North Korean defector recrosses DMZ in rare return to communist country
A North Korean defector is believed to have returned to the country on New Year’s Day, South Korea’s military said Monday.
The man, believed to be in his 30s, first escaped North Korea in November 2020, a military official told Stars and Stripes on the customary condition of anonymity. Thermal surveillance equipment at the Demilitarized Zone detected the man illegally crossing the border into North Korea on Saturday night.
No “special movement” of North Korean troops was detected as of Monday afternoon, according to the military official.
A South Korean Joint Chiefs of Staff spokesman said it informed North Korea of the incident Saturday and that Pyongyang "received the notice well." The office said it deployed 17 officers to the scene to investigate the border crossing.
“South Korea sent a notice to North Korea for the protection of its citizen,” Defense Ministry spokesman Boo Seung-chan said in a press briefing Monday morning.
The DMZ is a 150-mile-long, 2 ½-mile-wide buffer zone established between the two Koreas after the 1950-53 Korean War. The zone is considered to be the most fortified border in the world.
A North Korean defector in his late 20s crossed the border on Nov. 3 after jumping over a roughly 9-foot fence, military officials said at the time. That defector claimed he was a former gymnast after being apprehended by South Korean troops.
In 2017, a North Korean soldier defected to South Korea through the neutral Joint Security Area in the DMZ under a hail of gunfire. The man, found bleeding and hiding under a pile of leaves, was airlifted to a hospital in South Korea.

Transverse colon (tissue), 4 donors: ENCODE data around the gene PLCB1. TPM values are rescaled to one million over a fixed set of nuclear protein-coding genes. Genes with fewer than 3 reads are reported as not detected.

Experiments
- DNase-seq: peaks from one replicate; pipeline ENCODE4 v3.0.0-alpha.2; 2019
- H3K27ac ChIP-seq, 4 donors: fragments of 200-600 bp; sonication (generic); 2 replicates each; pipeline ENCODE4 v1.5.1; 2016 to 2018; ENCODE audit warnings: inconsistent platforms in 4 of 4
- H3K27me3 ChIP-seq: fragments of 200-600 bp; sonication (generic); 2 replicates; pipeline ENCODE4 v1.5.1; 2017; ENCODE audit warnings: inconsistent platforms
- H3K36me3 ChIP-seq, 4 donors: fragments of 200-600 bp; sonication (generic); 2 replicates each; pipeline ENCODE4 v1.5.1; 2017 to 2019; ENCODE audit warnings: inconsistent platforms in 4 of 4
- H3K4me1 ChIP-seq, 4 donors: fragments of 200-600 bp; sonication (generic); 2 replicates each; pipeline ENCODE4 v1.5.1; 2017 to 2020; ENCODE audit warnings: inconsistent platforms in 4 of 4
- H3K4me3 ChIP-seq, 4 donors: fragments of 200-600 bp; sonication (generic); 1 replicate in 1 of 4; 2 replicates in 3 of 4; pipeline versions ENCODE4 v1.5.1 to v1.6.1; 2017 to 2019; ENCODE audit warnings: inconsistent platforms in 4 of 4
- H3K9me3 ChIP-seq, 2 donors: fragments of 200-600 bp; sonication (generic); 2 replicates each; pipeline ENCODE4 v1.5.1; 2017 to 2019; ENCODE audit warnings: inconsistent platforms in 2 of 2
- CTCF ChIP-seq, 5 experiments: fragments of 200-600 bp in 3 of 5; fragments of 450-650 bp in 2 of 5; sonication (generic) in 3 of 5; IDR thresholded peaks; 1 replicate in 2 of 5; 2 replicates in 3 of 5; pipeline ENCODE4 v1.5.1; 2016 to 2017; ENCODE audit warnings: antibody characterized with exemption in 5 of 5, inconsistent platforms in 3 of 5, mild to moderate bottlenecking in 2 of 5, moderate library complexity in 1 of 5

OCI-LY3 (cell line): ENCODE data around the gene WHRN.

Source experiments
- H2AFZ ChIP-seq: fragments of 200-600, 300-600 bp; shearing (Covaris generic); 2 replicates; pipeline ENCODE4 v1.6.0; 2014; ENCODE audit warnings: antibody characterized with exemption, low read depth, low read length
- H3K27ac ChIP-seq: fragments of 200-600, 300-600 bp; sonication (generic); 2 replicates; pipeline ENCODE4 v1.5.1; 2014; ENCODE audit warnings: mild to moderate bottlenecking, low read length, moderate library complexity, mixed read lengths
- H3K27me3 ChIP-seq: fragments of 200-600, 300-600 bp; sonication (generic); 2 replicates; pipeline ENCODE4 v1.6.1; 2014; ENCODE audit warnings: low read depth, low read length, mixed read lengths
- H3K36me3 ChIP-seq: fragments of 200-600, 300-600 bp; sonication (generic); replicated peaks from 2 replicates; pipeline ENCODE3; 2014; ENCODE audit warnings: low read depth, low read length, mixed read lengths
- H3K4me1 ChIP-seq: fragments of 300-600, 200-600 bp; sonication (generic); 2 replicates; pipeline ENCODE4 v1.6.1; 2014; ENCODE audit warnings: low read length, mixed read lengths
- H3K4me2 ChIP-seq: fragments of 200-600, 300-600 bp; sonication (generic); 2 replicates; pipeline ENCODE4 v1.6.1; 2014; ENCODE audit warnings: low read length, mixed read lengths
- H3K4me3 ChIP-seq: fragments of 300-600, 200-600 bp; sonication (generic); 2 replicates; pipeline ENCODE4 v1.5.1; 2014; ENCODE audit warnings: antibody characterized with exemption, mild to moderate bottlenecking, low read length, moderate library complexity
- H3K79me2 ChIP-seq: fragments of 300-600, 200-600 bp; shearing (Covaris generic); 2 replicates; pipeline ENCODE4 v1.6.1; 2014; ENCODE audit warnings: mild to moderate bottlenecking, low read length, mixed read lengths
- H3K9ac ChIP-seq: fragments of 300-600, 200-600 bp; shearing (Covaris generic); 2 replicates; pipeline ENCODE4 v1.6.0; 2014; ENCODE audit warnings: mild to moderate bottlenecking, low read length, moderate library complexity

Nearly 34,000 North Koreans have defected to South Korea since the late 1990s, according to the country’s Ministry of Unification. Following North Korea’s stringent border controls during the onset of the COVID-19 pandemic, the number of defectors dwindled from 1,047 in 2019 to 229 in 2020.
North Korean family members of those who defected to South Korea are believed to have been retaliated against by the communist regime. A group of defectors who frequently airlift anti-North Korean leaflets and supplies through balloons have incensed Pyongyang, often causing the regime to sever its inter-Korean hotlines and issue fiery statements through its propaganda channels.
Although North Korean defectors receive monetary and educational assistance from the South Korean government, human rights groups still work to make the acclimation process easier for the escapees. Around 9% of defectors who entered the South in 2020 are unemployed, an increase from 6.3% in the previous year, according to ministry statistics.
Stars and Stripes reporter Yoo Kyong Chang contributed to this report.